Many mentoring programs fail to address a critical part of demonstrating success, which is measurement. That is, starting by defining what you are hoping to accomplish with your mentoring program and how you intend to measure success and determining what methods will be used to capture the success. As with any initiative, if you start with the end in mind, it will help determine the strategy and increase the likelihood of success.
In defining what success looks like, it is important to understand where you are today. This includes collecting and knowing the baseline metrics of your employee population as a whole. Knowing your current attrition rate and what attrition is costing is an important place to start. In addition, you may also look at metrics related to the diversity and health of your organization as a whole. If you have current information on employee engagement scores and metrics related to the diversity demographics at various levels in your organization, these can be important baseline numbers as well. Finally, if your mentoring program is focused on skill development, a skill assessment may be an important component to measure against as well.
Once you understand those baseline numbers and have a clear picture of what you hope to accomplish, it is important to design a program with outcomes in mind. A skills-based mentoring program is a powerfully efficient way to meet employees where they are and help them learn and enable them to build a relationship in the process. If you don’t introduce mentor and mentee with a clear topic or learning outcomes in mind, it can be hard to track progress or success with your program beyond simply making connections and helping employees with networking and visibility within an organization. Although networking and visibility may be helpful to employees, it can be hard to track success unless you have defined the learning outcomes intended for both the mentor and mentee.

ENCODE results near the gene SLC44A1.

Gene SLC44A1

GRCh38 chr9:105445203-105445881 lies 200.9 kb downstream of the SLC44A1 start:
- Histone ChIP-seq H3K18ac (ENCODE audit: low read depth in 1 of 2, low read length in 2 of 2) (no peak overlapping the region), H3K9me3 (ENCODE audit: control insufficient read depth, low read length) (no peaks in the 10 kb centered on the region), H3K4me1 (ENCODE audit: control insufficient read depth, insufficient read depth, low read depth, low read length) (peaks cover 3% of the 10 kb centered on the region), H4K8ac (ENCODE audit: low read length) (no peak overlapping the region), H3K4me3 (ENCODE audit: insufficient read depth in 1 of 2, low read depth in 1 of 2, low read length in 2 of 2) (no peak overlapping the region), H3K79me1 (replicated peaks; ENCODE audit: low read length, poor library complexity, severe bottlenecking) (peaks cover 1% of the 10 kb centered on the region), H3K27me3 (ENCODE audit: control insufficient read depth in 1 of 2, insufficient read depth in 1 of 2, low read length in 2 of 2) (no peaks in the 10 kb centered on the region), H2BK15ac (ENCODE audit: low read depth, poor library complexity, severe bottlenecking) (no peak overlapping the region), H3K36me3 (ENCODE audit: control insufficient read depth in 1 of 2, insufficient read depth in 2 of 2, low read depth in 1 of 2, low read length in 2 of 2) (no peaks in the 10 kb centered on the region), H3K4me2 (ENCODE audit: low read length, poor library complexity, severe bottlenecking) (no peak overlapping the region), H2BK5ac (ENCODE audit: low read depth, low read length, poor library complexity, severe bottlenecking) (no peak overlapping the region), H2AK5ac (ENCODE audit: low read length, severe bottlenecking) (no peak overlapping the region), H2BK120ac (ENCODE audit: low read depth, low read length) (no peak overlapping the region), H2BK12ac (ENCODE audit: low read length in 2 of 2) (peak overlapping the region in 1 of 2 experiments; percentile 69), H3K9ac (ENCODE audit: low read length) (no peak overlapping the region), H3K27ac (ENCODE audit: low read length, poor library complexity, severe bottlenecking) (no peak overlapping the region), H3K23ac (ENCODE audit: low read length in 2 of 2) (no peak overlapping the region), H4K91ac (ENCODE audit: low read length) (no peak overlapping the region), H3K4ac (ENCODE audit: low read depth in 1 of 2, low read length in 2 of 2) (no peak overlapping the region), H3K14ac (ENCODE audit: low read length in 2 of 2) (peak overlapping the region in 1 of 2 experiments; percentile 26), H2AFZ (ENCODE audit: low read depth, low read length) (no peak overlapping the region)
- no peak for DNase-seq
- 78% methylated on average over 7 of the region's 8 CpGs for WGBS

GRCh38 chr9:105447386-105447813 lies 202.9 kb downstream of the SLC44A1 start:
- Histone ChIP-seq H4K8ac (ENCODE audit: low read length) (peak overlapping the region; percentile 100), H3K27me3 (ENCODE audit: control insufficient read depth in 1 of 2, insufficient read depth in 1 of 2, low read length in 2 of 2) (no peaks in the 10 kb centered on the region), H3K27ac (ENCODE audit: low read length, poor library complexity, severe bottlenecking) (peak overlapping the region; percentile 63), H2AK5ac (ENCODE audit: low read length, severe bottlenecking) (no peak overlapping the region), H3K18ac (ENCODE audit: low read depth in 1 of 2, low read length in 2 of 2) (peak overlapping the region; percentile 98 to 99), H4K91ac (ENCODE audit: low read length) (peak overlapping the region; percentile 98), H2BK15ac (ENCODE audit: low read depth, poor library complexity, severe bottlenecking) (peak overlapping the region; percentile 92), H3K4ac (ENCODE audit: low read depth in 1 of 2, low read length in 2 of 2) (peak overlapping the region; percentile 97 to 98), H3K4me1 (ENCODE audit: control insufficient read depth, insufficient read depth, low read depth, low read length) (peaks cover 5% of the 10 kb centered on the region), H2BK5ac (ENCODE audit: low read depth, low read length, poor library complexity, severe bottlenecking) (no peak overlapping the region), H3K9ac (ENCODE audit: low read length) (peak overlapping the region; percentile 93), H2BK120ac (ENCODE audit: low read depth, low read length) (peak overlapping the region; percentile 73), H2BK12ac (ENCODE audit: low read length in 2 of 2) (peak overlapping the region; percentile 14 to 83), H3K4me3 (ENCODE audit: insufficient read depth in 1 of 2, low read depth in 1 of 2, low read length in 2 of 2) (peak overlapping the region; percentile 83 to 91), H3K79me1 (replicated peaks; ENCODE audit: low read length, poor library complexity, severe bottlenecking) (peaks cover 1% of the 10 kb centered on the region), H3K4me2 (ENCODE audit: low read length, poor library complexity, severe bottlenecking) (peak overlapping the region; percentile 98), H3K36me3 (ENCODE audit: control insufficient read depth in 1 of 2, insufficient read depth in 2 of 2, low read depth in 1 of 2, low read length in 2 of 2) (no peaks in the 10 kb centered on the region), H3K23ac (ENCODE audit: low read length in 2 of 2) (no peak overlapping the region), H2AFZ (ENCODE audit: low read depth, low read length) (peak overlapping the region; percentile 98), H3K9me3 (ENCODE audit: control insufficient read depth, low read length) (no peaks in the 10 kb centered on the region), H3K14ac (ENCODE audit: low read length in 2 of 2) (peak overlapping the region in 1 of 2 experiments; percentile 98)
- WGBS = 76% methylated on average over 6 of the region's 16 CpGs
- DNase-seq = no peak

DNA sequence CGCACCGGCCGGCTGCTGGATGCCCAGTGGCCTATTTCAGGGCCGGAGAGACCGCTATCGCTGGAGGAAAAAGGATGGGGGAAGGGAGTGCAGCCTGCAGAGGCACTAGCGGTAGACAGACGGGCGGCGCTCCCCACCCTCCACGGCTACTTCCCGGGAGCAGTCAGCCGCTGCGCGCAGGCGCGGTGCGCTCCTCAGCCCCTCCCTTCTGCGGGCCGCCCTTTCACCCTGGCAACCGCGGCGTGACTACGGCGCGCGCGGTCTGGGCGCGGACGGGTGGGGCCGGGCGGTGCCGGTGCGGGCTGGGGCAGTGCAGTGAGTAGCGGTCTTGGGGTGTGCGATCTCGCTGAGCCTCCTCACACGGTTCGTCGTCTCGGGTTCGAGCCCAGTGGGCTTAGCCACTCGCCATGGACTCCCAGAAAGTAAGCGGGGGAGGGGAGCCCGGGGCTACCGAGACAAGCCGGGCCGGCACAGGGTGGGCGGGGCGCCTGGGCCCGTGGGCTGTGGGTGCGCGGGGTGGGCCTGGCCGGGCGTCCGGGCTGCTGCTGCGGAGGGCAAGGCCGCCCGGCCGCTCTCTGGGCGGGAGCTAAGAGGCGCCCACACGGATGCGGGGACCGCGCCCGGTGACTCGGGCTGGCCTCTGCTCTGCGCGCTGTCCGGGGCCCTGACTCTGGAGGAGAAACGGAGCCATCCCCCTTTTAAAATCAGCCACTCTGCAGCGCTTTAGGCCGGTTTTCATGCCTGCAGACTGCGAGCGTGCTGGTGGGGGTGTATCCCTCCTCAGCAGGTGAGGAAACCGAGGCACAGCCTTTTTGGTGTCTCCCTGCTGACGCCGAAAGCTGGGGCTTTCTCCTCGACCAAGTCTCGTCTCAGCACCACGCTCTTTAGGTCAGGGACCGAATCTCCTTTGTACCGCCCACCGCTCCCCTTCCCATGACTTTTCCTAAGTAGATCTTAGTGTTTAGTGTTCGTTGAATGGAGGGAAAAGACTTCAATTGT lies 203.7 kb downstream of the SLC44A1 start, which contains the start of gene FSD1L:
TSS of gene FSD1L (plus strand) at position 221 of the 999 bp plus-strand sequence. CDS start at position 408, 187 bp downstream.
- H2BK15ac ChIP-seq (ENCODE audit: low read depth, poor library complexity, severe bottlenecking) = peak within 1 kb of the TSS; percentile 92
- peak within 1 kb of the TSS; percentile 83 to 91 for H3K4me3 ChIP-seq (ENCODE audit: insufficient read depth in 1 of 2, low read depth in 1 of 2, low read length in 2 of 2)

Along the way, other metrics that are important to track in the short term include: the number of hours of mentoring taking place, the demographics of mentor and mentee, the topics selected (if opting for skills-based mentoring), and the overall population engagement. In addition, feedback is critical to determine the perception of the program and whether mentors and mentees feel the program is beneficial.
In the long-term, studies tracking retention, promotability, and diversity demographics of the mentored population as compared to the non-mentored population can be useful in demonstrating the success of the program as well as calculating the return on investment of the program. In addition, a successful mentoring program addresses many of the key drivers for why employees stay, which include having caring, competent, and engaging leaders, having effective and engaged managers, concern for well-being, and effective teamwork at all levels. A quality mentoring program may lead to higher engagement scores on your employee survey and a more engaged, productive workforce overall. Therefore, it may be useful to track employee engagement scores in addition to the other metrics outlined here.
A formalized mentoring program can be a powerful talent strategy and address so many of the critical challenges facing companies today, but it is important to begin with the end in mind and structure a program tailored to the outcomes you are seeking and have the data necessary to prove outcomes. A well-constructed program helps ensure employees at all levels have the skills necessary to be successful in the roles they occupy today and the roles they may occupy in the future, ensuring a strong leadership pipeline and a thriving organization.
Alison Martin is the Founder and Managing Director of Engage Mentoring, a software-enabled leadership development program that helps companies attract, retain, and develop their talent through strategic mentoring initiatives. For more information, visit www.engagementoring.com.